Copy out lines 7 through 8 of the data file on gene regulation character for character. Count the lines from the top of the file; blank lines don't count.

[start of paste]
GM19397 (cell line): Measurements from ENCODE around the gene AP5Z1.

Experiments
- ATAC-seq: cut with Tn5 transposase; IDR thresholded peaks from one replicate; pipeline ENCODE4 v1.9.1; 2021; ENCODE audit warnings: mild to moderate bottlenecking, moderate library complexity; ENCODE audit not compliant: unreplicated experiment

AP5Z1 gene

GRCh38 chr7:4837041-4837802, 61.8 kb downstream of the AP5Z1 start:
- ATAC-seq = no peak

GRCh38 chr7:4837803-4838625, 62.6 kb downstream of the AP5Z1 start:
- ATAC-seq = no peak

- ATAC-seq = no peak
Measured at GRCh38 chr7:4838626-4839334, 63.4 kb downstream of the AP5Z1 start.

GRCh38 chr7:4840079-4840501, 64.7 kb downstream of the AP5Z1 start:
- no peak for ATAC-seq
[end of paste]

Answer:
GRCh38 chr7:4837803-4838625, 62.6 kb downstream of the AP5Z1 start:
- ATAC-seq = no peak